Wendy Perrin lists several approaches for getting into sold out restaurants.

Here’s my interpretation of her suggestions:

  • Be flexible. OpenTable will show you the next available reservation, so go when the place isn’t sold out. But OpenTable also won’t show all available, restaurants often withhold peak times from the booking service so be sure to call directly, too, and ask them when you might get in.
  • Have a concierge service call for you. There are the premium credit card versions, American Express Platinum and Centurion also have some set-aside reservation agreements with some restaurants. Their concierge services aren’t the equal of the truly high-end membership concierge offerings, and I’ve had truly mixed results with such concierge services actually even calling to try, but it can’t hurt to multi-process — have them attempt while you do, and many one of you is successful.
  • Have your hotel’s concierge try. Send your hotel an email when you make your booking with the reservations you want, or even last minute. Some hotels will have pull.
  • Technology. Rezhound.com notifies when tables open up, Eater.com publishes last minute availability, as does @LastMinuteEatin.
  • Call at the cancellation deadline. Restaurants that re-confirm bookings, or that take a credit card with bookings, will often see tables open up at their cancellation deadline. They may have a waitlist already (which you should be on) but it could be worth a call, too.
  • Just show up. Some restaurants will serve their same menu at the bar. Others have a reputation for never turning away a diner if they can help it and will try to find a way to squeeze you in (though it may be a wait). Gary Danko in San Francisco at least used to be that way (I haven’t checked to see if it’s still true there). Before choosing this time-intensive option you’ll want to know the restaurant’s practices, but for many places it works.

I’ve gotten into some of the world’s toughest reservations, like El Bulli and The Fat Duck. The secret there wasn’t to try to get into them once they had sold out, but to research in advance how they allocate reservations and be prepared to follow best practices.

When El Bulli was the toughest ‘get’ in the world, with something like 10,000 requests per table, I emailed on the one day a year when reservations are accepted. I knew that the key was getting in early on the first day, and that early meant the restaurant’s local time rather than mine — so I even timed the email. I didn’t get in the first year I tried, so I replied to their rejection a year later figuring showing my seriousness of interest and persistence couldn’t hurt.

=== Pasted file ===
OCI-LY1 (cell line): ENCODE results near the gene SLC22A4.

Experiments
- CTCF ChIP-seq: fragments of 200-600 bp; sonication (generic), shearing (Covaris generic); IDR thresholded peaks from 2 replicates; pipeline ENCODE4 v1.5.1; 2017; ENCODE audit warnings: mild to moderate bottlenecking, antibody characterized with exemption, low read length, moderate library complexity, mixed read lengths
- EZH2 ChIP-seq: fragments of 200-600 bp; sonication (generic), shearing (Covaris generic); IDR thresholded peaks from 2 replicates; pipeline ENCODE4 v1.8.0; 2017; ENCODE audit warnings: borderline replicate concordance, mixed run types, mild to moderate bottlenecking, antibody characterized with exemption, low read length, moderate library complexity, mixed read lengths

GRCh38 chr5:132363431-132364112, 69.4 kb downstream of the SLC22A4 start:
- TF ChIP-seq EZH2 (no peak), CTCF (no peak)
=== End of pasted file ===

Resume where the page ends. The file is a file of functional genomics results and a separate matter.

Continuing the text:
For the Fat Duck it was a matter of calling right when they opened to take reservations, the day bookings opened for the day I wanted. I could have taken the next day, so if it didn’t work on my first try I would have tried again a day later.

But in those cases the restaurants hadn’t sold out yet, as I say.

Interesting to note that none of these techniques even involve tipping, at least directly. You’ll tip the concierge who gets you the booking for sure. And if you’re comfortable, tipping when you ‘just show up’ could help. But it’s not even a central part of the strategy.


  1. ptahcha said,

    I would rank hotel concierge higher than other concierge services, just because they have the local connections and relationships. In addition, it doesn’t hurt to call the morning of when you want to go – that’s how I got a party of 4 into Babbo.

    Then again, all of these tips don’t work at hip Brooklyn restaurants where they don’t take reservations.

  2. Paul said,

    Amex actually got me into Lotus of Siam in Vegas 20 minutes after the restaurant flat out told me no, it wasn’t happening tonight.

  3. michael said,

    Another trick is to call right after the restaurant calls to confirm reservations — usually 11a same day works wonders

  4. JohnD said,

    I have a low tolerance for pretentiousness, and if some restaurant is that difficult to get a table at, I have no interest in eating there. Life is too short to waste much effort of getting a frickin table for dinner, and there’s great food available everywhere – usually the food is just as good (if not better) and much less expensive at less hoity-toity places where you don’t have to sleep with someone just to get a table. If your life revolves around getting “the toughest get in the world” you might want to re-examine your priorities. A sandwich is just a sandwich (and in a few hours, it’s something else entirely – a little perspective to remember).

    That said, I have had very good luck with hotel concierge desks being able to book tickets for me at major tourist attractions in foreign cities that were “sold out” on the one day I would be able to go (e.g. tickets to The Alhambra in Spain). They can save your bacon if you fail to plan adequately. I wouldn’t count on that, but it’s worth trying.

    But trading a kidney just so I can dine at the latest hipster foodie fetish shrine? No thanks, you can have my seat. I’ll be down the street at the little place without all the attitude.

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